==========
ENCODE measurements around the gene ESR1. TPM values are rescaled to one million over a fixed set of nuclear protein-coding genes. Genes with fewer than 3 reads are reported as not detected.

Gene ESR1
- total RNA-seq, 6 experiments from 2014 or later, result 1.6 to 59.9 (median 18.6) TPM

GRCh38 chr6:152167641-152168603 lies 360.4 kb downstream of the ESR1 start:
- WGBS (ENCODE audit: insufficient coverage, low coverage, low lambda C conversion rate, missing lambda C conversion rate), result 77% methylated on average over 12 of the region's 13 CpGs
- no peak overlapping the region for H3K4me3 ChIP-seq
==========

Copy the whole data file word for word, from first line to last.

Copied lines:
ENCODE measurements around the gene ESR1. TPM values are rescaled to one million over a fixed set of nuclear protein-coding genes. Genes with fewer than 3 reads are reported as not detected.

Gene ESR1
- total RNA-seq, 6 experiments from 2014 or later, result 1.6 to 59.9 (median 18.6) TPM

GRCh38 chr6:152167641-152168603 lies 360.4 kb downstream of the ESR1 start:
- WGBS (ENCODE audit: insufficient coverage, low coverage, low lambda C conversion rate, missing lambda C conversion rate), result 77% methylated on average over 12 of the region's 13 CpGs
- no peak overlapping the region for H3K4me3 ChIP-seq